8
\$\begingroup\$

During an adventure a wizard casts seeming and the targets includes a willing druid. The illusion is to make an elf druid appear as an orc. Combat followed some time later, and the druid used wildshape to become a dire wolf.

Does the effect of seeming end on the druid when it uses wildshape to turn into a dire wolf?

Is the druid still under the effect of seeming after reverting to elf form?

\$\endgroup\$
13
\$\begingroup\$

Seeming will not work to make a dire wolf appear as an orc

You can't change a target's body type, so you must choose a form that has the same basic arrangement of limbs.

This part of the spell means that while in wild shape the druid will not be able to take advantage of the illusion of being an orc since the dire wolf does not have the same basic arrangements of limbs (the wolf being a quadruped versus the orc being a biped).

You can make each creature seem 1 foot shorter or taller and appear thin, fat, or in between.

Even if they did have the same arrangement of limbs, transforming from a large direwolf to a medium orc would definitely be considerably more than 1 foot of height difference and arguably would exceed the extent appearing fatter or thinner as well.

If you had using seeming after wild shape to create an illusion that the druid was another type of creature with the same basic arrangement of limbs then it would work while the druid was still in that shape. There may be other shapes that could work (ape for example would be a tenuous but possible choice), but for the majority of wild shape -> orc transformations it just will not work.

Of course, in the end, it would be up to the DM to decide how strictly they want to interpret what is or is not the same "body type" or "arrangement of limbs". A sufficiently lenient interpretation may open up options. See this Q&A for further discussion on this point.

Seeming would probably be suppressed until the druid returned to its original shape (DM decision)

At that point it is not entirely clear RAW what would happen to the spell since the druid has effectively become disqualified to receive the benefits of the spell as it was cast.

However it seems a reasonable way to handle this is to say that since the druid has changed into a form incompatible with the way the spell was cast, the spell had no effect while it's in that shape. However as long as the spell is maintained, there is no reason that the spell can't regain effect once the druid becomes a valid shape again.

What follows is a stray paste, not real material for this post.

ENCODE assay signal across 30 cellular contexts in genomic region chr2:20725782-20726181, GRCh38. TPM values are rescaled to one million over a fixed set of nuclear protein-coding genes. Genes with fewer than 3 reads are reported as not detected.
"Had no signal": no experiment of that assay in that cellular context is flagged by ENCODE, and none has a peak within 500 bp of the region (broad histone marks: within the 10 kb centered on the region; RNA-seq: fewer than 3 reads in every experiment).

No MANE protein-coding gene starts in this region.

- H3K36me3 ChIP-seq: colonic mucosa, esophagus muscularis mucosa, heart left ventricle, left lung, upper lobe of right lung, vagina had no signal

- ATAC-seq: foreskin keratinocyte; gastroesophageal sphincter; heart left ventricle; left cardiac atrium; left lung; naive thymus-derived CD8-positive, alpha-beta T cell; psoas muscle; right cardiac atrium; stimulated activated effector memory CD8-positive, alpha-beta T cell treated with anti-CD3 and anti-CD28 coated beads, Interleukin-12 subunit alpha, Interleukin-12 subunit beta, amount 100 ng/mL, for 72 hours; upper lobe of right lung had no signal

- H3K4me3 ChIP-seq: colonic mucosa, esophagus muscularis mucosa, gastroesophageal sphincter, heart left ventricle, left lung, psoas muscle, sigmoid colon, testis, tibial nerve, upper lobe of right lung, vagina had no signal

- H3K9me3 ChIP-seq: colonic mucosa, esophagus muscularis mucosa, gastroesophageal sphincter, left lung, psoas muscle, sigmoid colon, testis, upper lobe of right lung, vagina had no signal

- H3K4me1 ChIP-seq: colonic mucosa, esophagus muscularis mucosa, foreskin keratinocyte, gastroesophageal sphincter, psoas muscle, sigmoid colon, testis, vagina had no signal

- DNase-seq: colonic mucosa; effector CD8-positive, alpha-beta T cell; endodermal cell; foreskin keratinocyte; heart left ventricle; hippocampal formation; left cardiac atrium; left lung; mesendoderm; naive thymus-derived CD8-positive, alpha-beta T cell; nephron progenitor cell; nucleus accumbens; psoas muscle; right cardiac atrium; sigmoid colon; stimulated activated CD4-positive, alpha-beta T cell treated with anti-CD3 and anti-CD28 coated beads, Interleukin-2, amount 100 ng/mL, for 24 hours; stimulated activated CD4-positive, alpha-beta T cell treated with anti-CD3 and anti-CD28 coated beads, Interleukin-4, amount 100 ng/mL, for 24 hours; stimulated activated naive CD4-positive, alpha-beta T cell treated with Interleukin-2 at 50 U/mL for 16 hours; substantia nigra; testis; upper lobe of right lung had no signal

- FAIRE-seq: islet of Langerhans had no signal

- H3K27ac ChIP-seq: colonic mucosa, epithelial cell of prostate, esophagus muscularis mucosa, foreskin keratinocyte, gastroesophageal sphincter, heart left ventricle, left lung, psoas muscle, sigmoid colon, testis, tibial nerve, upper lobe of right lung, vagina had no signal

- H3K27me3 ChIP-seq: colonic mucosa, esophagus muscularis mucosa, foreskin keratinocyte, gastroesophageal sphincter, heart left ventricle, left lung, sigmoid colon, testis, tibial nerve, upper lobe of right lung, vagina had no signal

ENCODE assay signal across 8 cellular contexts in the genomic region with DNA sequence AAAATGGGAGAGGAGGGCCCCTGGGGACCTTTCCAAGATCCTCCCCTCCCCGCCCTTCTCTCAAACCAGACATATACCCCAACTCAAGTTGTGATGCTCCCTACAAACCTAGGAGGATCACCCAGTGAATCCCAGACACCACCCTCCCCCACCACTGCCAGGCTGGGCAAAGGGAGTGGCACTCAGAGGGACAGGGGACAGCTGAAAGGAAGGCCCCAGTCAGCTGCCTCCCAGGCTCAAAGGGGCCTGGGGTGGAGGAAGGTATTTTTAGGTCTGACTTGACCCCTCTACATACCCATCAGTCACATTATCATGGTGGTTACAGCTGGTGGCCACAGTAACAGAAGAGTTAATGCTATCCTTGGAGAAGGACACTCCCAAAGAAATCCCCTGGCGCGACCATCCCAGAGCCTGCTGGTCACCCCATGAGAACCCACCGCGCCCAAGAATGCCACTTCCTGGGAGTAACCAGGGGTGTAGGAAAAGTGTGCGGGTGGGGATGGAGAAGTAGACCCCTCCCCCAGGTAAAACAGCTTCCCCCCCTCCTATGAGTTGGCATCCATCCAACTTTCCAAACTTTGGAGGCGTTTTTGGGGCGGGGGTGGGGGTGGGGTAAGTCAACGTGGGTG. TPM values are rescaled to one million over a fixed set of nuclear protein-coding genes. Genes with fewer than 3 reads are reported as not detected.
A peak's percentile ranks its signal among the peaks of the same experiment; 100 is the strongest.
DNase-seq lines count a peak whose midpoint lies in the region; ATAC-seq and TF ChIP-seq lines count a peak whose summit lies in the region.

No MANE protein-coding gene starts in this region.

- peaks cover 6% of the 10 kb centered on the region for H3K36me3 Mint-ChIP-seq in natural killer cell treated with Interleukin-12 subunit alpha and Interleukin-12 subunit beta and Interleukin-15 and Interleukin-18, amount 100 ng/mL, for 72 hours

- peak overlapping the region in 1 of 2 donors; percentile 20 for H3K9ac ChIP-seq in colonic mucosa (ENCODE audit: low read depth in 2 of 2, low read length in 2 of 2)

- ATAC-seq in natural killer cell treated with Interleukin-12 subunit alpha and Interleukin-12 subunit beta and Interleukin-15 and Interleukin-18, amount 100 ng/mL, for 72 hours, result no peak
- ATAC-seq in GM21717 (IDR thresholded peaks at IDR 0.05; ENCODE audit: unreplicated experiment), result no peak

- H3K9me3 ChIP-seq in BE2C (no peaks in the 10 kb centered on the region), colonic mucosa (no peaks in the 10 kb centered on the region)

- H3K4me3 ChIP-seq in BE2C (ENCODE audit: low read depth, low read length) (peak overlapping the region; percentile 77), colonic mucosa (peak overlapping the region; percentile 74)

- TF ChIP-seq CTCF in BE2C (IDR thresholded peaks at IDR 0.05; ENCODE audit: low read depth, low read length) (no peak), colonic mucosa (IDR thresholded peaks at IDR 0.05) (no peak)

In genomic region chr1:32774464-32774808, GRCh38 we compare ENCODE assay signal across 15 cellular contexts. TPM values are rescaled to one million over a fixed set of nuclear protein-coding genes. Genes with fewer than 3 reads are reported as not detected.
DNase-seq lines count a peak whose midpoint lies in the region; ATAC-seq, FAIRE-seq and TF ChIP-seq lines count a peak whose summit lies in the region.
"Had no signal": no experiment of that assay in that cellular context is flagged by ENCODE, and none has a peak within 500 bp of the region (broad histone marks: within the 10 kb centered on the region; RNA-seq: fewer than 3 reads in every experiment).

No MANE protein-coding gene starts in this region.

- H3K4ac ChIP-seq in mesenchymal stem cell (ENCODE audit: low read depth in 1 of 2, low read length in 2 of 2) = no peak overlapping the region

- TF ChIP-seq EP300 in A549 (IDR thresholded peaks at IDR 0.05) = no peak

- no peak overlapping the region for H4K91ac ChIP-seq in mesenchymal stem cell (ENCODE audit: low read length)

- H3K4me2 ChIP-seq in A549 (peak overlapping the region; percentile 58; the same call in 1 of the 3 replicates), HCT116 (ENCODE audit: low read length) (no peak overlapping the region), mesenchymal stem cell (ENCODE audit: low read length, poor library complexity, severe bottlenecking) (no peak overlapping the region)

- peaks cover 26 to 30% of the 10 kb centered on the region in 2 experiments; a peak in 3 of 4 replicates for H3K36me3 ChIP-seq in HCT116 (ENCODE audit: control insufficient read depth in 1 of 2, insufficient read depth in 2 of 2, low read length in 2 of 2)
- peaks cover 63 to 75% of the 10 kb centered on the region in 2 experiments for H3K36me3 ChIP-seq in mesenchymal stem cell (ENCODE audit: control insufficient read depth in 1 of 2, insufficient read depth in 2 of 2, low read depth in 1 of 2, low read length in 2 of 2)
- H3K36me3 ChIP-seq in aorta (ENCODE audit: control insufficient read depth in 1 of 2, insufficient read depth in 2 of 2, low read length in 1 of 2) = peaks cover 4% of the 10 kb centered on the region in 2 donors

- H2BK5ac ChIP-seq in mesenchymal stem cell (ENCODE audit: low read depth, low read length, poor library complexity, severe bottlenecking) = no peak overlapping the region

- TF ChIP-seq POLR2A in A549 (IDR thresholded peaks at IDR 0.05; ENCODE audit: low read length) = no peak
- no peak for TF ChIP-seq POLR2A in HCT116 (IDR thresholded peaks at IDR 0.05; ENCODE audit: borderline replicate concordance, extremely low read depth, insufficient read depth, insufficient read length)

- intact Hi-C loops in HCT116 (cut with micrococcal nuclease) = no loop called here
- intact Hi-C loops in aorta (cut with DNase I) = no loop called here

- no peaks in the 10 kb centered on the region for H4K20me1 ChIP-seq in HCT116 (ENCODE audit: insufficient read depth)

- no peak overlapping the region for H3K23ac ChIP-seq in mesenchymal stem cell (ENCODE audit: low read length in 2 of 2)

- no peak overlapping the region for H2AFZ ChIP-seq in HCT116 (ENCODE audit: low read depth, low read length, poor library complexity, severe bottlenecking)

Jeremy Crawford offers the same suggestion in response to a somewhat similar question:

Q: Does Charm Person spell ends if Polymorph is cast on the charmed humanoid? Or does Polymorph suppress the spell called Charm Person until the human form returns?

A: There's no rule governing what happens when a valid spell target temporarily becomes an invalid target. A good rule of thumb is that the spell is suppressed while the target is invalid.

In the end, as this is a gap in the rules, the DM will have to decide if they take this suggestion or rule instead that the spell is dispelled.

| improve this answer | |
\$\endgroup\$
  • \$\begingroup\$ Except ... an elf, an orc and a wolf all have “the same basic arrangement of limbs” - 4 2 near the head and 2 near the butt. You’re assuming a much narrower interpretation than the words, on the face of them, can support. \$\endgroup\$ – Dale M Jan 21 '18 at 8:42
  • 1
    \$\begingroup\$ @DaleM Quadruped and biped are very much different body types and that is definitely not a narrow reading. \$\endgroup\$ – Rubiksmoose Jan 21 '18 at 14:32
  • \$\begingroup\$ I agree with Dale M. They are not "very different body types". Anatomically and skeletally, the arrangement is the same. Not only the same number of limbs attached in the same places, but the same number and type of joints in the same order. \$\endgroup\$ – Phil Boncer Jan 21 '18 at 17:22
  • \$\begingroup\$ So are wolves ectomorphic, mesomorphic, or endomorphic? (Sure, body type can mean many things. But I saw a clear favorite when I googled it, and it doesn't put wolves and orcs in the same category) \$\endgroup\$ – Arcanist Lupus Jan 23 '18 at 6:23
0
\$\begingroup\$

The Seeming will stop working due to the size change exceeding the limitations of the spell. I would argue that the basic arrangement of the limbs is the same, so if the druid chose to wildshape into, for example, a normal wolf, the Seeming spell would continue (although seeing an orc running on all fours might provide a clue that something is amiss).

Whether the Seeming continues to work or not, the way spells work in 5e would indicate that the timer keeps running, and thus if the spell is still active when the druid ends his wildshape, then he would reappear looking like an orc. If the Seeming spell ended its duration while the druid was in dire wolf form, then he would not.

| improve this answer | |
\$\endgroup\$
  • \$\begingroup\$ "size change exceeding the limitations of the spell" what do you mean by this? \$\endgroup\$ – Rubiksmoose Jan 21 '18 at 17:59
  • 1
    \$\begingroup\$ The spell only allows you to appear different from your real size by +/-1 foot. If you are an elf, appearing as an orc, that's fine, but if you then change into a dire wolf, the difference between your appearance (medium orc) and you new actual size (large dire wolf) is more than the Seeming spell allows you to have. \$\endgroup\$ – Phil Boncer Jan 22 '18 at 6:43

Your Answer

By clicking “Post Your Answer”, you agree to our terms of service, privacy policy and cookie policy

Not the answer you're looking for? Browse other questions tagged or ask your own question.